Financial News FILE - In this March 12, 2020, file photo, President Donald Trump speaks during a meeting with Irish Prime Minister Leo Varadkar in the Oval Office of the White House in Washington. On March 12, during the meeting, and on the day he declared the COVID-19 pandemic a national emergency, Trump made a cryptic offhand remark. “I have the right to do a lot of things that people don’t even know about,Financial News FILE - In this March 12, 2020, file photo, President Donald Trump speaks during a meeting with Irish Prime Minister Leo Varadkar in the Oval Office of the White House in Washington. On March 12, during the meeting, and on the day he declared the COVID-19 pandemic a national emergency, Trump made a cryptic offhand remark. “I have the right to do a lot of things that people don’t even know about,

President Donald Trump.

Associated Press


  • President Donald Trump’s lawyers are arguing to the Supreme Court that he is too busy being president to be investigated or criminally prosecuted.
  • Subpoenas for Trump’s financial records pose “an obvious problem with respect to harassment and infringement upon the ability of the executive to discharge his duties 24 hours a day,” Trump’s defense attorney, Patrick Strawbridge, said last week.
  • Jay Sekulow, Trump’s other defense attorney, echoed that view, saying subpoenaing the president’s tax returns opens the door for others to “harass, distract, and interfere with the sitting president.”
  • “He has responsibilities — he is himself a branch of government,” Sekulow said.
  • In the days since, Trump has tweeted conspiracy theories about voter fraud, implied a cable-news host was guilty of murder, and accused his predecessor of masterminding a plot to overthrow his presidency.
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President Donald Trump’s lawyers are currently arguing to the Supreme Court that he is too busy being president to be investigated or criminally prosecuted.

Patrick Strawbridge, one of Trump’s defense attorneys, told the court last week that Congress’ decision to subpoena “decades worth of papers” about Trump’s finances from him and his family “poses an obvious problem with respect to harassment and infringement upon the ability of the executive to discharge his duties 24 hours a day.”

“Unlike Congress, the president is never in recess, and these types of subpoenas are going to be particularly troublesome,” Strawbridge said.

Jeffrey B. Wall, the deputy solicitor general appearing on behalf of the Justice Department, echoed Strawbridge, saying the subpoenas pose a “danger of harassing, distracting, and undermining the president.”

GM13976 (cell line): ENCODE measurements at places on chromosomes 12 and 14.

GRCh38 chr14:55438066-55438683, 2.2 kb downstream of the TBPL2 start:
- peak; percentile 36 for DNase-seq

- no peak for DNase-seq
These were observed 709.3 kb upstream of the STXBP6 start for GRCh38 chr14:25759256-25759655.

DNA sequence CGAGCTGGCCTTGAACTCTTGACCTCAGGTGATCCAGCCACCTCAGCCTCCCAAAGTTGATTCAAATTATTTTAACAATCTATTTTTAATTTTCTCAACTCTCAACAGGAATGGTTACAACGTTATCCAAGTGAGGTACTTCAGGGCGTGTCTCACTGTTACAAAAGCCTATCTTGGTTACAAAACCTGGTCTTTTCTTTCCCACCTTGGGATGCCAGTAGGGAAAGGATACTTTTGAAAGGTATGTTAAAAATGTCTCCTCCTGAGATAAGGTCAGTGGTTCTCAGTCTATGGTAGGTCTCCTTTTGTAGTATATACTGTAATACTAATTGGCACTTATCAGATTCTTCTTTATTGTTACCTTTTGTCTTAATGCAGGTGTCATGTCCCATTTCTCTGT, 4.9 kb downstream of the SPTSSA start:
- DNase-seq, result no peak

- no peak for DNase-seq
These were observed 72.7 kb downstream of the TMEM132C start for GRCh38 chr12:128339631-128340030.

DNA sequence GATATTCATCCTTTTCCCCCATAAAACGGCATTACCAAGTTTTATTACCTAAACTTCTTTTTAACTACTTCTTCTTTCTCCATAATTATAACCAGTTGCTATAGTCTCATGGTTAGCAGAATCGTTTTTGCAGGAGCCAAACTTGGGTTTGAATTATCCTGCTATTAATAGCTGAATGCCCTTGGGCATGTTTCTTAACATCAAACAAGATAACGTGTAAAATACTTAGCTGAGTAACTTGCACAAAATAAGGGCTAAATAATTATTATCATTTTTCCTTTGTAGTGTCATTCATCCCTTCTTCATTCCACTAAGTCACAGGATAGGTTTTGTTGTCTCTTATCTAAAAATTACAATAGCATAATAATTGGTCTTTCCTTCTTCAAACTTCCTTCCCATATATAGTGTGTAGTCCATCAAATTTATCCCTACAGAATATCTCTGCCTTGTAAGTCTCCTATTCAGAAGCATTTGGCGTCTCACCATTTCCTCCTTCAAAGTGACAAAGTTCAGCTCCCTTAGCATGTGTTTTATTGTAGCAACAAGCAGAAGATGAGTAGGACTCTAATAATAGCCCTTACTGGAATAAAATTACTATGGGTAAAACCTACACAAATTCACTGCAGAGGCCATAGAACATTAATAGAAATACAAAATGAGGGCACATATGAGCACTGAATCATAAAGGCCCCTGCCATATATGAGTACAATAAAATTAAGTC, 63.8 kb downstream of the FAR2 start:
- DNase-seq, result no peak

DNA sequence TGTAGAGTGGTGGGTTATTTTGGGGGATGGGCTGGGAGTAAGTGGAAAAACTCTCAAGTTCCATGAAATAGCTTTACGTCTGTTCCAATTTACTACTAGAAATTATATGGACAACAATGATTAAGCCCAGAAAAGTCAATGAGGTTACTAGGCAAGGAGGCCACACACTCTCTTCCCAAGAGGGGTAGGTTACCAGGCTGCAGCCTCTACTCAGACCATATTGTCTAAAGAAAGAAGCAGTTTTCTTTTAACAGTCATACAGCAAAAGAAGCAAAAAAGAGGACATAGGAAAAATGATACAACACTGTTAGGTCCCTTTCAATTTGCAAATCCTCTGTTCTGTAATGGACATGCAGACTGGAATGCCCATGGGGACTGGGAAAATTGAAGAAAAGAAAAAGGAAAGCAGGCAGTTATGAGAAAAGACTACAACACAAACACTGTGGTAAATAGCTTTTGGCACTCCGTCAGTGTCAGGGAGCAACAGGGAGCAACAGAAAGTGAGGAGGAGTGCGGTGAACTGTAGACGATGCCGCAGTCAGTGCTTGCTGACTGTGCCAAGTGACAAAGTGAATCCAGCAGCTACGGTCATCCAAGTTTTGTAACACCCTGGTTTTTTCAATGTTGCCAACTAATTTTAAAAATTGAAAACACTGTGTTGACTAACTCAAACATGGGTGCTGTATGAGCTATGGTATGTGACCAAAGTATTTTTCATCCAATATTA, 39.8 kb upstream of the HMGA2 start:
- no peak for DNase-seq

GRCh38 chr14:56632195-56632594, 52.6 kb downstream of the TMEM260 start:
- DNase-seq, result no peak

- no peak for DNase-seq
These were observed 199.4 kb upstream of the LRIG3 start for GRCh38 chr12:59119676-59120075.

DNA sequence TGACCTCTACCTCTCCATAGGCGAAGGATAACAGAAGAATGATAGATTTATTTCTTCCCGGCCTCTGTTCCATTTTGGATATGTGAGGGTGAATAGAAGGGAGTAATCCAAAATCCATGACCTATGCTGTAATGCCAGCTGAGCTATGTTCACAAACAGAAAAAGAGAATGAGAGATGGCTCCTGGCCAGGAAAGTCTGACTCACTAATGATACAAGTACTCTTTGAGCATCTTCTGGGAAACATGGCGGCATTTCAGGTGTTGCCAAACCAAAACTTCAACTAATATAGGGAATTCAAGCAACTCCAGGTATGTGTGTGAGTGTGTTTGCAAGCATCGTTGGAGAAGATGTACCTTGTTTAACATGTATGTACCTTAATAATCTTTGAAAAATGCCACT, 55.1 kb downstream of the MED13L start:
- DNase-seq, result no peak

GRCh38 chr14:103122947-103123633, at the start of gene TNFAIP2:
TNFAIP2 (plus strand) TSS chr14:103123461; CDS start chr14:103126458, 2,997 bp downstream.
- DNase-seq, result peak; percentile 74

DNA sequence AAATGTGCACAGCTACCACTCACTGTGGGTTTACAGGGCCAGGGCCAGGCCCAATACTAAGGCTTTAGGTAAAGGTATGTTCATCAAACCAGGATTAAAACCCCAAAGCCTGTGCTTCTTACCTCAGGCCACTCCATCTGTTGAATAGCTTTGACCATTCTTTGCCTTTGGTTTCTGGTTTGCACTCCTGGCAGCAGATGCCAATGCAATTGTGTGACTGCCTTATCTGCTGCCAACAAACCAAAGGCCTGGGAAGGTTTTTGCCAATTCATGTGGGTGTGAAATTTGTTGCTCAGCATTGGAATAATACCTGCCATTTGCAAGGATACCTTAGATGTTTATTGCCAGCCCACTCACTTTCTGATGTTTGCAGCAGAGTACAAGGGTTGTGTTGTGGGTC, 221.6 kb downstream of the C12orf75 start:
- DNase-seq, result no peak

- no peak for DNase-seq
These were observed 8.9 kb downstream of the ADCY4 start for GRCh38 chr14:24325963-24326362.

Jay Sekulow, Trump’s other personal defense attorney, later argued to the court that the Manhattan district attorney’s office’s move to subpoena the president’s personal tax returns opens the door for other DAs to “harass, distract, and interfere with the sitting president.”

“The president is not to be treated as an ordinary citizen,” Sekulow said. “He has responsibilities. He is himself a branch of government.”

The same day his lawyers made their arguments, Trump suggested Joe Scarborough, a cohost on MSNBC’s “Morning Joe,” committed murder.

—Donald J. Trump (@realDonaldTrump) May 12, 2020

Here’s a sampling of what the president has tweeted in the days since his lawyers argued he was too busy being the commander in chief to respond to subpoenas for his personal records.

—Donald J. Trump (@realDonaldTrump) May 20, 2020

—Donald J. Trump (@realDonaldTrump) May 20, 2020

—Donald J. Trump (@realDonaldTrump) May 20, 2020

—Donald J. Trump (@realDonaldTrump) May 20, 2020

—Donald J. Trump (@realDonaldTrump) May 20, 2020

—Donald J. Trump (@realDonaldTrump) May 20, 2020

—Donald J. Trump (@realDonaldTrump) May 20, 2020

—Donald J. Trump (@realDonaldTrump) May 20, 2020

—Donald J. Trump (@realDonaldTrump) May 20, 2020

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—Donald J. Trump (@realDonaldTrump) May 20, 2020

—Donald J. Trump (@realDonaldTrump) May 20, 2020

—Donald J. Trump (@realDonaldTrump) May 19, 2020

—Donald J. Trump (@realDonaldTrump) May 19, 2020

—Donald J. Trump (@realDonaldTrump) May 18, 2020

—Donald J. Trump (@realDonaldTrump) May 18, 2020

—Donald J. Trump (@realDonaldTrump) May 18, 2020

—Donald J. Trump (@realDonaldTrump) May 18, 2020

—Donald J. Trump (@realDonaldTrump) May 18, 2020

—Donald J. Trump (@realDonaldTrump) May 17, 2020

—Donald J. Trump (@realDonaldTrump) May 17, 2020

—Donald J. Trump (@realDonaldTrump) May 17, 2020

—Donald J. Trump (@realDonaldTrump) May 17, 2020

—Donald J. Trump (@realDonaldTrump) May 17, 2020

—Donald J. Trump (@realDonaldTrump) May 16, 2020

—Donald J. Trump (@realDonaldTrump) May 16, 2020

—Donald J. Trump (@realDonaldTrump) May 16, 2020

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